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Up First briefing: Black Friday and Books We Love

Bradley Cooper as Leonard Bernstein and and Carey Mulligan as Felicia Montealegre in <em>Maestro.</em>
Jason McDonald/Netflix
Bradley Cooper as Leonard Bernstein and and Carey Mulligan as Felicia Montealegre in Maestro.

Good morning. You're reading the Up First newsletter. Subscribe here to get it delivered to your inbox, and listen to the Up First podcast for all the news you need to start your day.

Our team is on break for Thanksgiving. This Black Friday, NPR's staff and critics are bringing you handpicked recommendations for this year's Books We Love collection. We'll be back Monday.

Books we love


I've read 60 books this year — surpassing my goal of 52! Many of my favorites, like Celeste Ng's Our Missing Hearts and Mark Prins' The Latinist, came from last year's installment for NPR's Books We Love. The 2023 edition just dropped this week, and I'm so excited to dig in — it's one of my favorite post-Thanksgiving rituals. My top tip: it's a great way for bookworms to build out their holiday wish lists.

Each book comes with a personal recommendation. This year, NPR staff and critics handpicked more than 380 titles, all published in 2023. You can mix and match the filters to find the book that's perfect for you or someone you love. The archive goes back a full decade — that's thousands of book picks at your fingertips.

Back in 2013, the NPR Books Team was feeling tired of end-of-the-year lists, says Culture producer Beth Novey. So they joined forces with NPR's Visuals team to create a site with dozens of filters. You can find books in classic genres like historical fiction and thrillers or dive into zanier topics like "It's All Geek to Me" and "The Dark Side." "We love that we are able to offer a year-end package that matches the wide and varied interests of our NPR readers," culture editor Rose Friedman says.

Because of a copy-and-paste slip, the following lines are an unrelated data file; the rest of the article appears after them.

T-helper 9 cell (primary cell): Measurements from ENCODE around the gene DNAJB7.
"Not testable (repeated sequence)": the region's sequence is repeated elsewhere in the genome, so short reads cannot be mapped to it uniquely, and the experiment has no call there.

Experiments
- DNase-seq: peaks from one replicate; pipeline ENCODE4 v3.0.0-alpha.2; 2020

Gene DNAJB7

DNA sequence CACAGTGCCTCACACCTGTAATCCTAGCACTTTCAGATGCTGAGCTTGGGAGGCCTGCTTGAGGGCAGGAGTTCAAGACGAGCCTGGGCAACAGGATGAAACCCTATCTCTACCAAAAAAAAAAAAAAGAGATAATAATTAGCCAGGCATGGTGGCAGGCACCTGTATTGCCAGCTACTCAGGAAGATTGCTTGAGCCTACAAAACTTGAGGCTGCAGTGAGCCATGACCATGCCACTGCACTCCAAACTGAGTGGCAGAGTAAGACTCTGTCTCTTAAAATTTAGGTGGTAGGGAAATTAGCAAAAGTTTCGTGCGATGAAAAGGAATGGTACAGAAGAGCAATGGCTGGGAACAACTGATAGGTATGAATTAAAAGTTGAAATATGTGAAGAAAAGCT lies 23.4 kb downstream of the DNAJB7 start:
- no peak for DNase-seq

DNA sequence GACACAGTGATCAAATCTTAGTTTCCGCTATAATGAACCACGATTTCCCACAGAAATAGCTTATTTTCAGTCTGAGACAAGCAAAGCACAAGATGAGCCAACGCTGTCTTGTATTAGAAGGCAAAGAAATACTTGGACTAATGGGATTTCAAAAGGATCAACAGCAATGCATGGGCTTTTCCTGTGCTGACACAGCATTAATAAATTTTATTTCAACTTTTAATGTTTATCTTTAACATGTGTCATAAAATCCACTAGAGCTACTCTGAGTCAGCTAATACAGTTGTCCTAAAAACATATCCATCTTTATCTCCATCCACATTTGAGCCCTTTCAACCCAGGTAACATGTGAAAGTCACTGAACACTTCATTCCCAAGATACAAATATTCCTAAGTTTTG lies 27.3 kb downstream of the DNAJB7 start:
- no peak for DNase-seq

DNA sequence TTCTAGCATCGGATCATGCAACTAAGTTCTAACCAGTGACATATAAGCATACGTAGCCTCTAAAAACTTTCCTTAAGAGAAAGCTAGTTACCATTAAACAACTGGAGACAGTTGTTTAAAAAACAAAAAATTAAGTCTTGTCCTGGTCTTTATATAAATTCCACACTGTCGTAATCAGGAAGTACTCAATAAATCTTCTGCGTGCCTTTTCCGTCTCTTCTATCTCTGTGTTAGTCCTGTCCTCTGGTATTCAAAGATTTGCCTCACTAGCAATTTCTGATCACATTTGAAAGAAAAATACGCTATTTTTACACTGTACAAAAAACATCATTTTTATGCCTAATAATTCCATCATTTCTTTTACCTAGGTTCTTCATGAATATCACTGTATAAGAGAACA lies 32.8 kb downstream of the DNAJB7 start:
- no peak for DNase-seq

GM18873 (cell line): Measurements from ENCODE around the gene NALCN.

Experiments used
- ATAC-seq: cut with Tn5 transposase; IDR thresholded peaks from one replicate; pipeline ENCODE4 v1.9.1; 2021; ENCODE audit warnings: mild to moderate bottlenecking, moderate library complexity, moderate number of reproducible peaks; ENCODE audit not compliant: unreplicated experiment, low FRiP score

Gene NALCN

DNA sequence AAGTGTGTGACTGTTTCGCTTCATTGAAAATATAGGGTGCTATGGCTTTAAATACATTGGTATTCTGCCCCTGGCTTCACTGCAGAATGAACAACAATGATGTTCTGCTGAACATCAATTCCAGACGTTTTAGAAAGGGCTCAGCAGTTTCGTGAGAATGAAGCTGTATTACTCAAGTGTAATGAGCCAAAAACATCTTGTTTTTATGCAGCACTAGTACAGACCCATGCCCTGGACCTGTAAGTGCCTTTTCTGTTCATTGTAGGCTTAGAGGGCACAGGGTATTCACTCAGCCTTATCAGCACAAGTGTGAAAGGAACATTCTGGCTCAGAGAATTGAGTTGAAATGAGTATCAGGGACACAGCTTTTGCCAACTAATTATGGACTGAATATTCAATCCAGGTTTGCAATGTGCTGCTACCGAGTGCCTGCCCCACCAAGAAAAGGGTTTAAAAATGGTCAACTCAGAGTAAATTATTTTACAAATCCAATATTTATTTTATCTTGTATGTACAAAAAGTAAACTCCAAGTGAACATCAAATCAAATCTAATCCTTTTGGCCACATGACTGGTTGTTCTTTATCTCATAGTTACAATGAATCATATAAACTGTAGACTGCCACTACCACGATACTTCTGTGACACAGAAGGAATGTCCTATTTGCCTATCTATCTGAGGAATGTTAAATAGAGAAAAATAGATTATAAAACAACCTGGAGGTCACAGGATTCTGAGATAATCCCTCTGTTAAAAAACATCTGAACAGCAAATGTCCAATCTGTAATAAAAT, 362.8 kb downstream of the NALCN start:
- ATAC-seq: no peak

You can find this year's Books We Love picks and the entire archive here. NPR's Book of the Day podcast features interviews with many of the authors featured in this year's recommendations.

More weekend picks

Movies: Larger-than-life musician Leonard Bernstein's chaotic energy is always present in his music. Bradley Cooper tells a nuanced story of his life with his portrayal in Maestro.

TV: The entire cast of the hit movie Scott Pilgrim vs. The World reunites for Netflix's animated series, Scott Pilgrim Takes Off. The show starts off similarly to the movie before shifting focus to Ramona.

Music: After battling drug addiction and alcoholism, Detroit rapper Danny Brown emerges from a downward spiral with Quaranta, a thoughtful album that embraces the wisdom of his 40s.

Games: Super Mario RPG is a fresh update on an old classic. NPR critic Tre Watson says it's one of the best RPG games from Square, the company behind the Final Fantasy franchise.

Black Friday stories you may have missed

People shop ahead of Black Friday at a Walmart Supercenter on Tuesday in Burbank, Calif.
Mario Tama / Getty Images
Getty Images
People shop ahead of Black Friday at a Walmart Supercenter on Tuesday in Burbank, Calif.

Most U.S. shoppers say Black Friday is overhyped. But 1 in 5 Americans plan to do most of their holiday shopping today, according to a new survey. The National Retail Federation predicts this holiday season will break shopping records. Here's a breakdown of Black Friday by the numbers — and what it means for the U.S. economy.

Black Friday is no longer one day — and it started way earlier than today. As retailers roll out sales earlier and earlier, here's what to look out for.

Cybercriminals are likely to take advantage of consumers' attention to sales emails to pose as retailers and run scams. While consumers are encouraged to stay vigilant against phishing emails, many argue the burden should fall on companies to implement more protections.

Totally against the Black Friday tradition altogether? Here are four alternatives to shopping.

This newsletter was edited by Majd Al-Waheidi.

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Suzanne Nuyen